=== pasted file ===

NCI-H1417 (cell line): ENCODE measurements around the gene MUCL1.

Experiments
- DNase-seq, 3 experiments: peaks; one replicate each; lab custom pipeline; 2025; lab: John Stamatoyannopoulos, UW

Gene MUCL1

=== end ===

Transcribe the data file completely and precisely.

NCI-H1417 (cell line): ENCODE measurements around the gene MUCL1.

Experiments
- DNase-seq, 3 experiments: peaks; one replicate each; lab custom pipeline; 2025; lab: John Stamatoyannopoulos, UW

Gene MUCL1